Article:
9:10 PM. The eclipse has begun! For some reason, perhaps because I had to move the lawn chair to a less stable area on the snow, the images are not as clear. Here though you clearly see the umbral shadow cloaking the brightness of the moon. Watching it through binoculars is magical really - quite amazing to observe. It's as though someone is drawing a dark, heavy cloth across the luminous surface of the moon.

9:15 PM. This one is taken without benefit of the binoculars - straight through the digital camera lense. Not great. But shiny.

9:26 PM. The umbral shadow has occluded about 50% of the moon's surface. I can hear the clattering of doors around the neighbourhood as people duck out into the cold night to see it. Planes occasionally track through the sky - I wonder if the pilots and passengers are looking, or if they are too caught up in the in-flight showing of Die Hard, and gin and tonics.

9:45 PM. Sixteen minutes until full eclipse - it's getting close. My fingers are beginning to freeze off. The pain has receded, only to be replaced with a slightly frightening numbness. My fingers don't work very well, hard to click the shutter button. It was Captain Lawrence Oates on the ill fated Scott Expedition to the South Pole who said "I am just going outside and may be some time" and deliberately left his tent and went out into a blizzard in an effort to save the rest of his compatriots by leaving them with more food. I am not at that stage yet, but it is sure is chilly.

9:47 PM. This one taken without binoculars. Kneeling on mitts in the snow. Knees cold. Monty is now outside running around in the snowy paths that I made for him the other day. He has located his stick and is galloping full bore around the backyard, proud as a peacock. Now he is peeing. Sorry, back to the moon.

9:55 PM. Shadow almost taking up all of the moon - it is looking a lot more dim in the sky, and the stars around it are beginning to show brightly. A dirty orange glow - soothing and a bit scary in a way.

10:00 PM. If you look at these photos, you can really see the 'man in the moon'. Just a slice of brightness remains. Amazing.

Well, that was fun. I'm inside now, my fingers have warmed up, and I'm getting tired. Time to go to sleep and hope that the moon returns from its eclipsed state and that the sun rises in the morning and that everything goes back to the way it is supposed to be.

We shall see.



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20 Minute Knife Sharpening Board Tutorial

20 Minute Knife Sharpening Board Tutorial
This little project should take you about 20 minutes at most. Mors Kochanski recommends making one of these in his book 'Bushcraft' (of which I have a signed copy!)...

I had all the ingredients needed in my basement: 600 grit wet and dry sandpaper, double-sided carpet tape, a scrap of wood for mounting the sandpaper, a cutting board (another scrap of wood), a pencil and a piece of paper.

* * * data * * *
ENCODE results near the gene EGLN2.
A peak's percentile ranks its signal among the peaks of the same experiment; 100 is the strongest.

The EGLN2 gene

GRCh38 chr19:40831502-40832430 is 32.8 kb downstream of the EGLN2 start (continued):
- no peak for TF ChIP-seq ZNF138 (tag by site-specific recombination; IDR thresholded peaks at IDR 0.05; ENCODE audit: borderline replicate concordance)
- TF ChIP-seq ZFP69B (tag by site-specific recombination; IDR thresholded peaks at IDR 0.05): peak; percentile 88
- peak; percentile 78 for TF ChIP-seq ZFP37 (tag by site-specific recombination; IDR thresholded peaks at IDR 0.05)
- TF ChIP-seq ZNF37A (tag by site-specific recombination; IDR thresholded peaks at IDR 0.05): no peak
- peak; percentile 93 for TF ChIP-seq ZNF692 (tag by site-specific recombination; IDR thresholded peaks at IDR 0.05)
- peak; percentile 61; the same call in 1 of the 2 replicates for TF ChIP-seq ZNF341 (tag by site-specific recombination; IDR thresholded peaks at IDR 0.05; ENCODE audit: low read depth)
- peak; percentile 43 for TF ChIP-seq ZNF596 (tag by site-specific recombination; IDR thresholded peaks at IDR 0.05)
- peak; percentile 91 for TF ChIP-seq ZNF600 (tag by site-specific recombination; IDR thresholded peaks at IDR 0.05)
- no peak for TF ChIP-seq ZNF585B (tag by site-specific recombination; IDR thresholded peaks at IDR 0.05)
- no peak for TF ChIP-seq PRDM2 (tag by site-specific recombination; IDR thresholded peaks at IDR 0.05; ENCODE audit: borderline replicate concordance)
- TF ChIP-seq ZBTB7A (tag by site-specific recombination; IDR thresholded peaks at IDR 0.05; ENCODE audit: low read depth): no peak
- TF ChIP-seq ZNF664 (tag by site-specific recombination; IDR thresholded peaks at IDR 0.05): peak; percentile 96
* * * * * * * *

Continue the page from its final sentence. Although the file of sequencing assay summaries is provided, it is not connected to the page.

20 Minute Knife Sharpening Board Tutorial
First of all, I applied two strips of double-sided carpet tape to the wood, ensuring the application was nice and flat. That is, I didn't overlap the tape, just kept the joint between it very close (about a 5th of a millimeter at most).

This is a pseudo-action picture, showing the tape cover being removed in a curly manner. Just imagine the fervour with which I was removing the cover strip. Close your eyes, and imagine. Okay. You're done.

20 Minute Knife Sharpening Board Tutorial
Then I traced the wood with a mechanical pencil onto the rough side of the sandpaper. I could have done this prior to the previous step. It isn't that complicated. You'll see. Trust me.

20 Minute Knife Sharpening Board Tutorial
Then I carefully and evenly adhered the sandpaper roughly positioned over the wood. The tracing line was just to ensure I didn't miss any area of wood. You don't want any raised areas under the sandpaper. I should have mentioned earlier that the board needs to be nice and flat, absent of any dents, bumps or hiccups.

20 Minute Knife Sharpening Board Tutorial
I flipped the wood over - and using a sheet of plywood - trimmed the sandpaper cleanly to the edges of the board.

20 Minute Knife Sharpening Board Tutorial
Flip it over and admire your precision achievement, as I have done above. Admire.

20 Minute Knife Sharpening Board Tutorial
Tidy up the bottom. This is another action-shot. I carefully staged it.

20 Minute Knife Sharpening Board Tutorial
Create a paper template and draw a handle shape on the bottom part of the wood. As above. Fold the paper over to make a symmetrical handle shape. Or do it free-hand if you are feeling wild and crazy.

20 Minute Knife Sharpening Board Tutorial
You may now dispose of the paper template, or recycle it.

20 Minute Knife Sharpening Board Tutorial
Now cut the handle to shape. Use your knife. Even though it isn't as sharp as it will be soon.

20 Minute Knife Sharpening Board Tutorial
You can drill a hole in the handle and attach a lanyard to it. You can sand the handle smooth and apply some oil to stain it. You can apply gold leaf to it to really jazz it up.

20 Minute Knife Sharpening Board Tutorial
The final step is to use it. Wet the paper. I held mine under the bathroom tap and sharpened the knife there. Stop the water flowing, and let a slurry of metal paste build up as you slowly work the blade over the paper. The speed with which you stroke the blade over the abrasive is much less important, as holding the bevel is carefully to the surface. You'll get faster over time.

You'll need to stroke the knife probably 30 times per side. Then it will be ready for stropping on a leather strop (I use an old belt, tied to the wall). Stropping will remove the 'wire' that builds up on the edge as a consequence of sharpening or honing the blade.

A good sharp knife can slice through a piece of typing paper with no additional pressure other than the weight of the knife. Also, you know the knife is ready for surgery (seriously), cutting meat, shaving, or cutting wood if you can shave hair with the blade from a wet forearm painlessly. You'll only need to touch the blade up from time to time after this.

If you have any questions, e-mail me or leave a comment below.



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Videos - Making Fire in Wet and Cold Conditions: Wilderness Survival Skills

These are amazing videos from Hedgehog Leatherworks on how to make fire in wet and cold conditions - useful now that winter has arrived here in Ontario. This guy is a great presenter, I am really impressed. Enjoy!